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This 15 page Class Notes was uploaded by Mrs. Keith Dickinson on Wednesday September 23, 2015. The Class Notes belongs to BLAW340 at Drexel University taught by RosalieKreider in Fall. Since its upload, it has received 56 views. For similar materials see /class/212244/blaw340-drexel-university in Legal Studies at Drexel University.
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Date Created: 09/23/15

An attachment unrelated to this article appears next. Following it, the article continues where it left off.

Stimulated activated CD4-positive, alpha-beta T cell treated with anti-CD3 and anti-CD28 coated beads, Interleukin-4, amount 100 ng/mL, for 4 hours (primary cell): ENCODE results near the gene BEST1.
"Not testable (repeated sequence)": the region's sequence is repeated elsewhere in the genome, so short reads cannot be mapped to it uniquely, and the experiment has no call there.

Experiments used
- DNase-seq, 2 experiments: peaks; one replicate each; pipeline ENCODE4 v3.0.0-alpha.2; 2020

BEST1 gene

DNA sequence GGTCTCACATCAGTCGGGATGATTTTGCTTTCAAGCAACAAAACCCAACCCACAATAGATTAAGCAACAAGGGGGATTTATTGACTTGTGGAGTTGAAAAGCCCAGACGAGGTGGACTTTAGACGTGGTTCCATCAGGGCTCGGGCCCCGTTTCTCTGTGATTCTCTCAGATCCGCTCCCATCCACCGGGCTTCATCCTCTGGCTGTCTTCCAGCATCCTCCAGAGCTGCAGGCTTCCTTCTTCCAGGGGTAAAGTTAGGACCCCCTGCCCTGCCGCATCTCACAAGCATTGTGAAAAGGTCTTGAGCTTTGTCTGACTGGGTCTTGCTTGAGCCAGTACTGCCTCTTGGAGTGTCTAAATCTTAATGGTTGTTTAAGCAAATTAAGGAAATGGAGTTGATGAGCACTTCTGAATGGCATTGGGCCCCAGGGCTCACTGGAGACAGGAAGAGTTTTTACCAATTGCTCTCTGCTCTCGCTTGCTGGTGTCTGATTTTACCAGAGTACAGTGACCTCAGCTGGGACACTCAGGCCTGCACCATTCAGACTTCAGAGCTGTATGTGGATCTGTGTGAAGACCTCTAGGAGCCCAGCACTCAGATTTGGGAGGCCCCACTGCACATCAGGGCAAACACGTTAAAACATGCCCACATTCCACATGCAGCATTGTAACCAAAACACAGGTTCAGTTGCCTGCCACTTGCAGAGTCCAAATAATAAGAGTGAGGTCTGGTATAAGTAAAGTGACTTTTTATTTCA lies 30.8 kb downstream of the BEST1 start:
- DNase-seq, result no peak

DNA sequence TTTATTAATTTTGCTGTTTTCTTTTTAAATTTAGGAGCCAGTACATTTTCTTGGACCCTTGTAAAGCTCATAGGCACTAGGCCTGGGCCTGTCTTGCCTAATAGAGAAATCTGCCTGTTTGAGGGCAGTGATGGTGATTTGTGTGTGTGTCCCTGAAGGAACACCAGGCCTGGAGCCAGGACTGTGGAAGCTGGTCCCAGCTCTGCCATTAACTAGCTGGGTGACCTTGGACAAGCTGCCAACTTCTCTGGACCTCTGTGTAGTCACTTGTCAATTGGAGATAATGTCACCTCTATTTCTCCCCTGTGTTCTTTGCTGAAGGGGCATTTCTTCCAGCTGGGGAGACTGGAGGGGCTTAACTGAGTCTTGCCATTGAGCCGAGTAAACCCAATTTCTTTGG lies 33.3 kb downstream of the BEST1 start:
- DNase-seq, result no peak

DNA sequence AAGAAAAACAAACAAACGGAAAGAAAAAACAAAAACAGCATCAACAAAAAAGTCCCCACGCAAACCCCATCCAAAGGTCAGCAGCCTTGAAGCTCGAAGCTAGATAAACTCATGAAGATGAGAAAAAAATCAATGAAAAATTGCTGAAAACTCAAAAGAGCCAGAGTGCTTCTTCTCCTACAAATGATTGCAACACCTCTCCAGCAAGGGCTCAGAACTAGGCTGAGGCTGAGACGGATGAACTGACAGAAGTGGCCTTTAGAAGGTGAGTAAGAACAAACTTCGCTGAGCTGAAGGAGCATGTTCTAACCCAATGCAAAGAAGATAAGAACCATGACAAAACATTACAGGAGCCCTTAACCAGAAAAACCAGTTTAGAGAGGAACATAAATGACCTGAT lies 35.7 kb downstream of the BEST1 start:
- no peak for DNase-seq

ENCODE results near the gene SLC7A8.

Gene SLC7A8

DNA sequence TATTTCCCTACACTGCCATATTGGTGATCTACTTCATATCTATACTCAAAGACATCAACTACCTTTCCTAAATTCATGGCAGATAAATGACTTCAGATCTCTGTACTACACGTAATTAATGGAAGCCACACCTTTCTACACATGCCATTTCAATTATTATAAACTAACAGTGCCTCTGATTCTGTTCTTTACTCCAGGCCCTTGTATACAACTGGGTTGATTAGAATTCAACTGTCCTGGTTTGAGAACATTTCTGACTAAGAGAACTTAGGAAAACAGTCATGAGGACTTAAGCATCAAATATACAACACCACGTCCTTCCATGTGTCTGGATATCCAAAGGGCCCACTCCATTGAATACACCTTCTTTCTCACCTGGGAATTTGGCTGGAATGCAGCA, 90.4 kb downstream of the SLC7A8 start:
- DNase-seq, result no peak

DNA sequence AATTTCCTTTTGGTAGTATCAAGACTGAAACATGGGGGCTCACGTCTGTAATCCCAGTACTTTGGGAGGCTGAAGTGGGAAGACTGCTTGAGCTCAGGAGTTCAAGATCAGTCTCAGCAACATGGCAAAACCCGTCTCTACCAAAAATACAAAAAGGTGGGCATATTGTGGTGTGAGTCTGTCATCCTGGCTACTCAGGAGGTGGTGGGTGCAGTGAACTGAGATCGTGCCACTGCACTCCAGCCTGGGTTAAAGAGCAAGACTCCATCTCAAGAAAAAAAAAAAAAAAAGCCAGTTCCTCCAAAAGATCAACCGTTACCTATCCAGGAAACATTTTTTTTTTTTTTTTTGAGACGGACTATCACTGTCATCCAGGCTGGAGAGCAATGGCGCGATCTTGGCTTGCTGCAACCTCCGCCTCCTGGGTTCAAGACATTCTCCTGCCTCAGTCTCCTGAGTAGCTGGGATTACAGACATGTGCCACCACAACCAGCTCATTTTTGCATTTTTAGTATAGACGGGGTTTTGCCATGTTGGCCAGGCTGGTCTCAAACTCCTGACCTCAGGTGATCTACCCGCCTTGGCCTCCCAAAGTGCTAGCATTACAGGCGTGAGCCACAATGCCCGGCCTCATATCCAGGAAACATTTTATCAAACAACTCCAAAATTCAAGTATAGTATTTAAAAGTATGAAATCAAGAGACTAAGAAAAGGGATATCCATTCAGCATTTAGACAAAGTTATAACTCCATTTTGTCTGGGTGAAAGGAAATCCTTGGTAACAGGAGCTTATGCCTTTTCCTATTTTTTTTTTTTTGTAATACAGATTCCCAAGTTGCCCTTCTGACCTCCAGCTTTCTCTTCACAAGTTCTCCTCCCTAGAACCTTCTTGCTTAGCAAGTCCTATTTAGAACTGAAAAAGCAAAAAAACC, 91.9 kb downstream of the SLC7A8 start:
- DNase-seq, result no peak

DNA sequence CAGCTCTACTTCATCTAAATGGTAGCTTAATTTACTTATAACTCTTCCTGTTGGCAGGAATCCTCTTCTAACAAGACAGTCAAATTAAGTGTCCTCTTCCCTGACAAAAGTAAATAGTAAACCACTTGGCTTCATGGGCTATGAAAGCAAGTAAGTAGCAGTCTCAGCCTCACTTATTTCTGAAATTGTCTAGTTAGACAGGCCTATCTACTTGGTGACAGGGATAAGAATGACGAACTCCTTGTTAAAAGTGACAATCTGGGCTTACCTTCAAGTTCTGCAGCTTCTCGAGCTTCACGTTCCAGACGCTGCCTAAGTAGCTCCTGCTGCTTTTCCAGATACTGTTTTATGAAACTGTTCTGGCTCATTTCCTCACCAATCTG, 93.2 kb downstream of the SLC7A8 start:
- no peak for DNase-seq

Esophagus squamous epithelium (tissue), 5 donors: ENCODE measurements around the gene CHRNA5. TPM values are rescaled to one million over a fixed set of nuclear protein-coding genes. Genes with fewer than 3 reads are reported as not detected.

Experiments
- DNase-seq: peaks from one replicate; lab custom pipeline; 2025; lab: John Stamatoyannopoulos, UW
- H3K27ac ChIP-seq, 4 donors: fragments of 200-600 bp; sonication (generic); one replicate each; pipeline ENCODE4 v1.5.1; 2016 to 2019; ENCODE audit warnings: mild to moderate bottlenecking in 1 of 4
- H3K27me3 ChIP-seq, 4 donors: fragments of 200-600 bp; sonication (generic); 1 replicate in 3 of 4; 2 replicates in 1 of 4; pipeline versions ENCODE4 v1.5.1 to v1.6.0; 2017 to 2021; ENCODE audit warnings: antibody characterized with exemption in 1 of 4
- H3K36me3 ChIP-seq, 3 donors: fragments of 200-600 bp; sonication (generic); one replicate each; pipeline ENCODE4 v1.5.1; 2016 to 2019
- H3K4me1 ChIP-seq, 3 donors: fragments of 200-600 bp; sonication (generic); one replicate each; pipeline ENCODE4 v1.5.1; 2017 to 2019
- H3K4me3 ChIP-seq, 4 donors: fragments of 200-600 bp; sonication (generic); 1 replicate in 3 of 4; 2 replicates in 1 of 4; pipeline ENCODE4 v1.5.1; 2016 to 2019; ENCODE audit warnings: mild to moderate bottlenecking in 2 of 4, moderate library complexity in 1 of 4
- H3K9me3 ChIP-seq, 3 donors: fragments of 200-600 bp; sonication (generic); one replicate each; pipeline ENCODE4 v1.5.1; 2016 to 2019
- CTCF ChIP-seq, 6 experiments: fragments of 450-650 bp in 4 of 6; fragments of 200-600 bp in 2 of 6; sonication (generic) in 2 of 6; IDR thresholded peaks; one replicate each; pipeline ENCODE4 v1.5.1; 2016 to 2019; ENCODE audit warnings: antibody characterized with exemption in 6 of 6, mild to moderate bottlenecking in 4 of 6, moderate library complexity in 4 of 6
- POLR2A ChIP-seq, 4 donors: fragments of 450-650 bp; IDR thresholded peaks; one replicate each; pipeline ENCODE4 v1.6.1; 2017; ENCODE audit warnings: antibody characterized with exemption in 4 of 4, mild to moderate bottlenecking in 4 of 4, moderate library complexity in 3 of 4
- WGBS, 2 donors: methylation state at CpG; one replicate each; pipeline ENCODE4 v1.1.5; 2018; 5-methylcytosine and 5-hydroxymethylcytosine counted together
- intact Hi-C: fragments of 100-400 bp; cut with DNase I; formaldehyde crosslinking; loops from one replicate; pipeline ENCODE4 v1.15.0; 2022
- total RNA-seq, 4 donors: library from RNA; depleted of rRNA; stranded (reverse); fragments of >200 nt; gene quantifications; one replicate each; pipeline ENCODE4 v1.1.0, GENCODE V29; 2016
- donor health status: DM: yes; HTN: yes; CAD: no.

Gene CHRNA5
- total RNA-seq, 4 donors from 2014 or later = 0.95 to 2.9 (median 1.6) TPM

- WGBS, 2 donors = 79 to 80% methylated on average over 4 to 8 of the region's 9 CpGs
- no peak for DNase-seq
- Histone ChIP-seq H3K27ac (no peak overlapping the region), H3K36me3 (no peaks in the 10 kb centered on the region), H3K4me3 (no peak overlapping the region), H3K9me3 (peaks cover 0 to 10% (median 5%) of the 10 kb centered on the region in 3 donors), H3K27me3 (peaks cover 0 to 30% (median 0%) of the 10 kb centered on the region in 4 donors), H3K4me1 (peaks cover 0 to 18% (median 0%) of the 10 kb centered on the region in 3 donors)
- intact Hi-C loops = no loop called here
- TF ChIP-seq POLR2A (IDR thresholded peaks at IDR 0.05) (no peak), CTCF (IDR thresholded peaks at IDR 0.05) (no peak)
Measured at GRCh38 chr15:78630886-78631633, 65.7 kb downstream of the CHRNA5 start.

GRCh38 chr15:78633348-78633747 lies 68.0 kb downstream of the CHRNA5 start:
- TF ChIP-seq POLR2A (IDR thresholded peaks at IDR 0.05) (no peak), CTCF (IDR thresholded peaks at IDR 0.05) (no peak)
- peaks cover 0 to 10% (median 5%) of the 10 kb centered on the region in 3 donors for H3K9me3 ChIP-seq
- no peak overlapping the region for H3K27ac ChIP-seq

RuheeRathodgmailcom September 23 2011 Trade Advantages Specialization Growth Economic Technology Cultural Globalization Interdependence Builds relationships Finds markets for surplus goods No Capital Investment More Variety of Goods Lower prices because the cost to produce in other countries are much less ex China Trade Disadvantages Interdependence More difficult to compete Quality control you need to be specific about describing your goods Example so you order dolls What kind of doll do you want Plastic Rubber Yarn When you are negotiating your contract ask the seller to send a sample When the seller gives the buyer a sample this becomes part of the contract the product you receive will be exactly like the sample Trade Barriers Tariffs Quotas Embargo Regulations chapter 4 regulations on medical equipment resulting in a breach of contract ifyou are the buyer of the goods you need to make sure that you make it clear in your contract any prohibitions Ex Toy has no led in it Increases gaps between wealthy and poor nations Other countries exert pressures Lax local regulations Environment Child labor Loss of Currency Control Damage to goods Loss of goods due to theft or destruction transported to a longer distance than in domestic trade This creates Transport Risks Seizure of Goods You need to think ofpackaging of goods INCOTERMS international chamber of commerce publishes NEED TO LOOK AT TRADE TERMS TO FIGURE OUT WHEN THE RISK OF LOSS PASSES AND IS ELIMINATED Resolutions of disputes There is a problem if there is a breach of a contract Choice of Law Choice of Forum Events beyond the parties control war economy weather natural disasters piracy disease weather is a somewhat foreseeable risk This needs to be considered when drafting a contract Excuse clauses weather clauses Majesure Language Translator Gaskin Case Page 37 Stone handle Gaskin did not provide an English translation of the contract One of the stipulations was a forum clause saying it would be settled in German courts instead ofthe US He didn t understand the German language the forum selection clause was ineffective Courts found in favor of Stonhandle Court dismissed the case Licensing and Franchising Advantages Less Capital Grows Brand Royalties Brand name recognition and facilitation Lower Prices Overcomes the transportation problems More employment Support from other Franchises Knowledge of the local customs and culture and language Easier to market Entry Avoid trade barriers Local Repairs and Parts Disadvantages FeesLicensee Have to share profits Less control of the quality Communication and Timezone issues Lack of Flexibility 9282011 BLAW Page 15 FFA Case o At Will K Foreign Direct Investment 0 Advantages 0 0000000000 0 Avoid Trade Barriers More Control Recover Investment Enter New Markets Regional Expertise Resources Avoid Domestic Laws Fewer Currency Issues Avoid Taxes Control of Inventory in region Local parts and repairs Government incentives so they can improve their economy Adapt to local cultures 0 Disadvantages 0 00000000 0 Political instability Wars Large initial costs Language cultural barriers Brib eryethics Good WillReputation Expropriation Profit repatriation Currency Instability Unfamiliar with Regulations Taxes Local Laws Intellectual Property etc Legal Systemcorruption Lack due process Due Diligence pave way Case on P 27 0 Forum Non Convenient relevant evidence in gopal india Case on P40 HW Problems Question and Case Problems 6 Seller should write the contract in the language of the buyer Samples Buyers were upset because it was the wrong type of chicken than what they needed to be used for Could have put the intended use within the contract Sample is the best if the buyer wants to minimize riskguarantee Managerial Implications September 30 2011 Public International Law 0 Relationship between states 0 Treaties Private International Law 0 Deals with the rights and responsibilities of private individuals or corporations operating in an international setting Agreements SELF EXECUTING versus non SELF EXECUTING Treaties Conventions Case Page 51 Case Page Sosa V Alvaraz Machain 542 US 692 2004 o In light of this framework the Supreme Court reversed the Ninth Circuit s decision stating that Alvarez s arrest and detention in this case did not violate any treaty with the United States nor did they violate an international norm meeting the quotspecific universal and obligatory standard Case 54 2 Customs 3 General Principles of Law recognized by civilized nations Good faith Estoppel 1 Comity the willingness of one court or department of government to resiect the rules or decisions of another or to grant it some privilege or favor 2 Sovereign immunity supreme and absolute power that governs an independent state or nation States of one country cannot hear cases brought against the government of another country Courts cannot involve themselves in the internal affairs of another country Soverign Immunities Act of 1976 Exceptions Waiver by statute or agreement in a contract Commercial activity Violation of international law torture terrorism Expropriation Lawsuits ofmoney for torts committed within the United States October 5 2011 US Great BritainColonies Common Law Countries Common law country case decisions are based on stare decisis quotlet the decision stand Precedents Case decisions Japan Germany ect Civil law countries Codes are more comprehensive establishing general principles gat are interpreted by judges and applied to the case before tem difference ofjudges Both civil and common law rely on legislative codes or statutes as the primary source of law Case M Aslam Khaki v Syed Mohammad Hashim o Illustrates the con ict between Islamic Law and the Modern Business Class 0 Payment ofinterest by banks on loans to be contrary to Islamic Law 0 The rule against interests cannot be applied to non muslims CHAPTER 4 CISG Article 1 Of the UCC 1 Commercial sale of goods tangible and moveable 2 Places of business in different states article 20 3 Ratified code Choice oflaw clause in K page 123 come from Article II Article II of the UCC Sales Excluded from CISG page 124 Consumer goods sold for personal family or household use 2 Goods bought at an auction 3 Stocks securities negotiable instruments or money 4 Ship vessels or aircraft 5 Electricity it is a good it has a physical and tangible purpose October 7 2011 Tarbert Trading Ltd v Cometals Inc 0 A court will not enforce contracts that violate the law In this case a contract calling for the delivery of fraudulent certificate is illegal Red beans are from Africa not from Europe The contract stipulates that they desire a certificate of origin regarding the beans to ensure that they are from Europe Delivery ofbeans angered the buyer The buyer was not impressed with the goods and refused payment 0 Seller sued the buyer and lost because of the illegality issue 0 Parol Evidence Rule 0 A court may not consider in evidence any written or oral statement that were made by the parties prior to or at the time of concluding a fully integrated written contract INTEGRATED CONTRACT a written document or documents that evidence the final and complete agreement of the parties Article 6 allows parties to quotexclude the application of this convention or vary from any ofits provisions Article 11 No Writing Required Subject to Article 12 writing req article 96 Article 8 3 Prior Course ofDealing multiple similar recent transactions Allows a court when considering the intent of the parties to a contract to consider quotall relevant circumstances of the case including negotiations any practices which the parties have established between themselves usages and any subsequent conduct of the parties PAGE 127 lower right Article 9 Usage of Trade Customs The only trade usages that can be used to interpret or fill in the gaps of a contract are 0 1 Those to which the parties have agreed or that they have established between themselves and o 2 Those usages of which the parties knew or ought to have known and that are widely known in international trade or at least in those countries in which both buyer and seller are located and regularly observed in the industry or trade involved MUTUAL ASSENT mutual agreement regarding the essential terms of the contract Article 141 Intent Communication between parties is considered an offer when 1 It is a proposal for concluding a contract 2 It is sufficiently definite and indicates the intention of the offeror to be bound Article 14 An offer is considered sufficiently definite if Indicates or describes the goods Implicitly specifies the Price Implicitly specifies the quantity Article 55 If the price is not fixed the price will be charged for the price will be that charged for such goods sold under comparable circumstances in the trade concerned Article 23 K concluded 0 142 ads catalogs brochures Not offers unless the following 0 An offer is affected when it reaches the offeree FIRM OFFERS UCC 0 An offer may be revoked at any time prior to the acceptance 0 Under the UCC an offer may not be revoked if it is made in a signed writing that gives assurance that it will remain open for a stated period of time not to exceed three months FIRM OFFERS CISG o Firm offers are valid even if they are not in writing 0 An offer may not be revoked if the offeree reasonably relies on the offer as being irrevocable and the offeree has acted in reliance on the offer PRO FORMA INVOICE Page 130 DO NOT CONFUSE WITH COMMERCIAL INVOICE this is the final bill for the goods that accompanies the request for payment 0 Formal document addressed to a specified buyer indicating the products described according to certain terms and conditions ACCEPTANCE CISG 0 Article 15 Offer Effective reaches offeree 0 An acceptance may take the form ofa statement or conduct by the offeree that indicates the offeree s intention to be bound to the contract 0 Article 18 quotA statement made by or other conduct of the offeree indicating assent to an offer is an acceptance 0 offeree may accept by dispatching goods or payment of the price without notice to the offeror o This would constitute an acceptance Article 24 Reaches Business or expressed orally declaration of acceptance A3 Article 161 Revoke Before Sending Offeree accept 0 Unless a contract is concluded an offer may be revoked if the revocation reaches the offeree before he has dispatched the acceptance 2 Irrevocable o Ifit indicates whether by stating a fixed time for acceptance or otherwise that it is irrevocable o It it was reasonable fore the offeree to rely on the offer being irrevocable and the offeree has acted in reliance on the offer OCTOBER 12 2011 o This is not like a firm offer according to the UCC o This is just basically saying that this offer is irrevocable COMMON LAW CONTRACT ACCEPTANCE RULES 0 Under Common Law a contract is formed when the acceptance is dispatched by the offerer o The time of the dispatch if the time it is put into the hands ofpostal authorities mailbox rule 0 The buyers power to withdraw the offer to purchase ended at the time the contract was formed CISG follows a different approach ACCEPTANCE Under Article 18 Article 18 ACCEPTANCE 182 quoteffective as soon as it reaches the offeror Even ifit is postmarked it is effective but not received and does not count as a contract 0 Article 161 protects the offeree by stating that the dispatch of an acceptance cuts off the offeror s power to revoke o sending acceptance ends power to revoke TERMINATING AN OFFER An offer can be terminated prior to being accepted An offeree may not accept an offer which has been terminated How do offers terminate 1Revocation of offer by offeror 2Counteroffer by offeree 3Rejection by offeree 4Lapse of time stated time in offer no stated time Consider what is a reasonable time 5Death or disability ofa party to the contract prior to acceptance 6Subsequent illegality REVOCATION No particular form or use ofwords required Notice Revocation must be communicated to offeree to be effective receipt by offeree of notice or communication is required Receipt is enough letter reaches offeree does not matter if the offeree actually reads it Indirect revocation offeror sells subject of offer to another and offeree learns ofit If an effective acceptance is made PRIOR to effective revocation a CONTRACT CAN BE FORMED Offer is open until 10212011 at 5PM suppose you send an acceptance on the 19th You know that the contract is not valid at this point because the offeror sent the revocation on the 18 before you sent the acceptance There is a revocation sent on the 18th to the offeror As long as you have not received the revocation then it has no meaning contract Article 2 2 May Withdraw an Acceptance before the contract reaches the offerror Or before at the same time of acceptance Article 192 Minor Changes Contract unless the offeror makes quotminor changes Or if there are objections to the terms of the offer PERFORMANCE OF CONTRACTS o The primary responsibility of the buyer is to pay the price for the goods and take the delivery at the time in the manner promised Articles 5360 o The primary responsibility ofthe seller in performing a contract for the sale of goods is to deliver conforming goods in the manner specified within the time called for in the contract Articles 3035 Article 41 Warranty of good title Article 42 Free ofintellectual property claims Page 143 case They are talking to you about the rule oflaw when you have this Going by a decision made by a court in Germany This is an international case and set precedent The convention is law in the United States Article 79 excuse exemption A9 a party is not liable for a failure to perform any of his obligations if he proves that the failure was due to o Impediment beyond control 0 Unforeseeable 0 At time make K Excuses FROM failure to perform page 154 Force Majeure clause in a contract that excuses a party from failing to perform on the occurrence of one or more specified events Piracy Acts of Nature War Higher Taxes Finance issues Page 166 Bangue de Depots V Ferroligas o The issue here is who has the bill of lading and who owns the good Bozel committed fraud against the bank In this litgation the bank ordered the seizure of goods This cargo had been shipped by Bozel from Rio De Ianiero to Brazil The court did not have the right to seize this shipment since he is not the owner 0 The bank has the right to seize only his assets 0 The issue here is who owns the goods 0 Who has the bill of lading O 0 Since bozel no longer had the bill oflading he is no longer the owner Since he is not the owner the bank does not have the right to seize these goods 0 The court got it wrong 0 The court should have ordered the seizure of the bill oflading 0 However this is problematic because they legally do not have the right to do so 0 The case is in here to remind one of the bill oflading as a negotiable document representing ownership 0 The bank should have ordered the seizure of both the cargo and the bill of lading 0 There was a collecting bank no confirming bank 0 Buyers bank 0 A Bill of Lading can facilitate international trade when you have one sheet of paper Biddell Brothers V E Clemens Horst Co 0 Decided in the early 1900s these cases are long withstanding rules 0 Basse and Selve b Bake ofAustralasia o What was shipped was not the same as the samples 0 The bank should have inspected it 0 Based on what was negotiated on the contract the bank did what was told o It was oppenheimer who did not keep up his end The inspector deals with the sample 82 and 183 Read 1 0 Article Concept of Risk and Loss Always begins with the seller And eventually must transfer to the buyer Does not go from seller to carrier to buyer Who is going to lose the money if something happens to the goods while it is in transit Seller has the make the goods available The buyer has to come pick them up or higher a carrier The seller notifies the buyer that the goods are read and the risk passes to the buyer FOB CFR CIF The moment the cargo crosses the ships rail risk has passed to the buyer This is why the buyer wants the insurance They are the one who has to worry about the loss The expectation and willingness to accept risk 69 S Pauls Guardian Ins Co V Neuormed Medical Cif delivery terms Sent from germany MRI machine When it arrived at the final destination it was damaged The insurance was the plaintiff The risk of damage to loss occurred Remained at the seller The CIF clause is not applicable because it is governed by german law Incoterms should be used Therefore the CIF clause is applicable Kumar Corp v Nopal Lines Ltd Kumar was able to sue He was a self insurer The risk was on Kumar until it got to Venezuela The other issues of language in the contract Kumar was going have risk because he never bought the insurance The risk of loss stays with him He then becomes the party ofinterest because he bears the risk ofloss He lucks out because he really needs these goods He wants to have the risk ofloss so he has the power to sue for the loss and theft It never got onto the ship it was not across the rail It hasn t crossed Chapter 5 Questions 1 Brutrix stalls them with a bill of lading for cargo for security interest The issue is who has the right to the washing machine Is it the bank based on the loan or commissioner based on the tax It is the bank The bank has the bill of lading because it represents ownership of goods Sometimes you need to take a loan and the bill of lading helps secure the loan This is like a title to your car They don t want the borrower to sell the property out from under you 2 The risk of loss transfers to the buyer Seller is finished They have not breached the contract Doesn t matter if they knew about the strike No the buyer becomes liable for the goods 3 The sugar was not going to be released only stored The restriction was no excuse for the buyer s nonpayment The CIF changed to a Destination contract This language did not change it from CIF The buyer is not sure where is the best place to have the sugar delivered Before the sugar is shipped the buyer needs to decide The seller is finished the sugar was on the vessel The buyer needs to pay 4 Force Majeure issue 2 Yes they are foreseeable risks in the transport of goods Kife is not excused Yes the train wreck is excusable d The reason that the risk of loss stays with kife is because he agreed to make the boots and DELIVER them to Ghana So this becomes his responsibility until the boots get to Ghana If Kife would just ship them then bende would bare the risk of loss Kifes risk would end wen it loaded on to the carrier He would not have to worry ab out derailment ect Kife would have to go after the carrier Bende would sell Kife though 6 Under CISG this is considered a material change You are changing the quantity of what is inside each one of these This would appear to be a counter offer That would mean they do not have a contract 6 no mailbox rule No contract until it is received 7 no neither These are both beyond control ofparties but are foreseeable risks 10 The buyer wants to include Warranty of fitness for a particular use The seller knew and had reason to know of the special use The buyer relied on the sellers knowledge Breach ofwarranty October 26 2011 o Carriage of goods Statute of limitations one year File a lawsuit COSGA Visible damage IMMed Report other damages 0 3 days after delivery Bailment Perils Dangers and Accidents at the Sea most important when considering problems at sea COGSA errors of navigation issue and list of exceptions carrier fails to use due diligence Liable if they fail to use this to train crew or navigate then they have a problem with navigation They will be held liable for failure to do the following sea worthy vessel to have a sea worthy vessel Ifthey do all these things and then have a problem with navigation they will be excused Loss of the goods actually have a shortage The shipper puts it to transit 1 carrier is liable to full value 2 carrier is liable for statutory amount unless you declare the full value of the cargo the statutory amount is 500 dollars per package